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Meet Dr. Chris Donaghue

Today we’d like to introduce you to Dr. Chris Donaghue.

Dr. Chris, please share your story with us. How did you get to where you are today?
I was raised as a “doctors son,” in an upper-middle-class suburb of Philly. I originally fell professionally into general psychology, and then into the sex addiction treatment world in Los Angeles. Working with relationships and sex clinically was exhilarating, but the sex addiction world and a lot of traditional psychology, shame all of the colorful and diverse relational, sexual, and identities of the healthy and beautiful marginalized communities I socialized within.

I knew from my education, I completed a masters program, two doctoral programs, and an intensive multi-year sex therapy certification process along with all my powerful life experiences with those on the margins, that a life of difference was not a disordered life, that creativity was not a pathology, and that the healthiest among us never look like the norm. This is what manifested my mission, and the thesis for my newest book Rebel Love.

I smirk when students email me asking me where I went to school because they want to “do what I do” and build a similar career- but schooling has nothing to do with my success or my journey. School allows for me to practice as a licensed therapist, but it is all of my life’s challenges, moments of opposition and defiance, and alternative experiences of education that have given me something meaningful and interesting to say. That’s how I got on TV. That’s how I bonded with Amber Rose and started our podcast.

That’s why I got published twice, I didn’t follow the rules, and I still don’t. I never fit in, and I wasn’t going to start to try now, and there are still many mornings before I give a keynote at a professional conference or guest as an expert on CNN, that I repeat this to myself, and proudly roll up my sleeves to show my tattoos. They have become a dare- I dare you to water down or erase my legacy of knowledge building and life experience because I’m different from the norm.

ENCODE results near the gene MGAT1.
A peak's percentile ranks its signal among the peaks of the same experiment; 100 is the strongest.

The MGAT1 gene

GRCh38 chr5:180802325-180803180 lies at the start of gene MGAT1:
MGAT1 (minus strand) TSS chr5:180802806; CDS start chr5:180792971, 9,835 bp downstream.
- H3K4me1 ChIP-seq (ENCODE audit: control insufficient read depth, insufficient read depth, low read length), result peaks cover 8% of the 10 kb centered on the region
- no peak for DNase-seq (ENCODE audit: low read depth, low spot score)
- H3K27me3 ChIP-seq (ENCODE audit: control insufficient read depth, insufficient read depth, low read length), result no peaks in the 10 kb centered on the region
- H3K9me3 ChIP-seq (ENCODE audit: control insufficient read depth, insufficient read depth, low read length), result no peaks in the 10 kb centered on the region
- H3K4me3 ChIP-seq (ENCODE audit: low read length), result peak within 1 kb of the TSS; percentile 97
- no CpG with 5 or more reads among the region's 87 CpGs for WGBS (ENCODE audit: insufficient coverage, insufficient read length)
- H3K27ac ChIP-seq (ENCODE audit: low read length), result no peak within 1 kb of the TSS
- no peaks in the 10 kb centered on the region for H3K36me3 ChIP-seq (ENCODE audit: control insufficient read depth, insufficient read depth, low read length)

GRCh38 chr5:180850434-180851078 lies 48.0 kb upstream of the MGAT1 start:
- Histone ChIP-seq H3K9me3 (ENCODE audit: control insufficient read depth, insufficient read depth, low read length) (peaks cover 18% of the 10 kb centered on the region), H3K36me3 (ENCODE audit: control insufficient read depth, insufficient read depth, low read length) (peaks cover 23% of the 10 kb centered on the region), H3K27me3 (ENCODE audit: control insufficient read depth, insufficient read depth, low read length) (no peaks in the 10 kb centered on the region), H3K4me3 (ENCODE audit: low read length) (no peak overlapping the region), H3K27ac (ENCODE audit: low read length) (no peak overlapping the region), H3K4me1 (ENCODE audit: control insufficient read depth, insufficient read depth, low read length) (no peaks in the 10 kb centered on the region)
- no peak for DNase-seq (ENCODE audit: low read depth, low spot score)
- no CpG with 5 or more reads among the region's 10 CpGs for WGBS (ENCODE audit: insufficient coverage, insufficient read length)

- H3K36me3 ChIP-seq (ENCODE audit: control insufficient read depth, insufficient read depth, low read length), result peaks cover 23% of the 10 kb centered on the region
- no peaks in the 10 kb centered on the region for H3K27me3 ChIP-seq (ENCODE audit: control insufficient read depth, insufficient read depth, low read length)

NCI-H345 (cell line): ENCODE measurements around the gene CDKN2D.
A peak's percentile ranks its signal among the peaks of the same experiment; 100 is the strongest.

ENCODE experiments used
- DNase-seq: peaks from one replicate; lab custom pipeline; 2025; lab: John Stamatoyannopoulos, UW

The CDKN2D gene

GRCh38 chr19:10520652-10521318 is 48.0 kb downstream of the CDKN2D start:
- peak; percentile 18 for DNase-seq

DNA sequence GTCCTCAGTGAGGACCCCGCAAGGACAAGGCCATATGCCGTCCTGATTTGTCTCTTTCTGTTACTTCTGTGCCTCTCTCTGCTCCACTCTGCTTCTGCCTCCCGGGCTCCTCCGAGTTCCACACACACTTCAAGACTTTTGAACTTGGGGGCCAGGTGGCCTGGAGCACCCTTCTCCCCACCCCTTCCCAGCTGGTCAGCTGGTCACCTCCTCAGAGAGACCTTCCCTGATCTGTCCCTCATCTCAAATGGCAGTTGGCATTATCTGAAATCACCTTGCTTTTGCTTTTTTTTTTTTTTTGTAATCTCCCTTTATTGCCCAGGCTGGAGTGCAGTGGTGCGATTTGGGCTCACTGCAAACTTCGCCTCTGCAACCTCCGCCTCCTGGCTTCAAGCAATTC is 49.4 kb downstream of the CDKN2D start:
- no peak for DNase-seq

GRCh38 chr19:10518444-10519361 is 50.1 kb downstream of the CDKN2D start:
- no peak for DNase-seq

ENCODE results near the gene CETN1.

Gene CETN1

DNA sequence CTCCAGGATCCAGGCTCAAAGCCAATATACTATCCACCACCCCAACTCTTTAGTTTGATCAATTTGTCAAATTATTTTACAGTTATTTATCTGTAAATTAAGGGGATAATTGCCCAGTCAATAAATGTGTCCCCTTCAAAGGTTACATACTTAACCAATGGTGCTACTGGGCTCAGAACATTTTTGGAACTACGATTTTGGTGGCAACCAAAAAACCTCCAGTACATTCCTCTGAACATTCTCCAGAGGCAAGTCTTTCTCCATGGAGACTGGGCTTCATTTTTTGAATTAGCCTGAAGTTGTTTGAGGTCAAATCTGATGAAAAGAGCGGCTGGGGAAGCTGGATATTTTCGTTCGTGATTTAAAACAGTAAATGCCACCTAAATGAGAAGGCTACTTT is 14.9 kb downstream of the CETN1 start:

We’re always bombarded by how great it is to pursue your passion, etc. – but we’ve spoken with enough people to know that it’s not always easy. Overall, would you say things have been easy for you?
It has not been a fully smooth ride, but it is not supposed to be. I use my platform to call out oppression and to help transform our culture.

My mission statement is rooted in dismantling a lot of our cultures norms and values- they are often sexist, racist, body shaming, heterocentric, and very sex-phobic. So a lot of push back is a sign that I’m being successful at getting people to think. Self-examination and transformation are not comfortable.

Success for me is challenging and transforming- not our consumer culture’s definition, which tells me my value is found in how much money I make or how my book sells. I’ve learned that I cant challenge culture, and also have widespread approval.

We’d love to hear more about your practice.
I have a diverse and multi-faceted career that includes clinical work along with a lot of activism and media. I’m a practicing therapist in Los Angeles, specializing in relationship and sex therapy.

I also do a podcast with Amber Rose, I host a nightly radio show (I took over the iconic show Loveline from Dr. Drew), I travel lecturing, and just released my second book Rebel Love. All of my platforms are built on liberation, sex and body positivity, and helping people to feel value in who they are, exactly as they are right now.

We live in a culture that tells people they need to change to be desirable- lose weight, don’t age, water down your sexuality, follow gender roles-but my work challenges this by helping support people in building confidence as they already are without having to change because that is true authenticity and self-love.

What’s your favorite memory from childhood?
My childhood was mostly full of feeling marginalized and being tormented for not fitting into the norm. As children, we aren’t sophisticated enough to understand how much this is an actual sign of health because of how toxic the norm is, but we must find ways to survive. I got through my youth with music.

My favorite memories are watching MTV, back when all they did was play music videos because it validated creativity and diversity. It showed the worth in living outside the lines, and in full authenticity.

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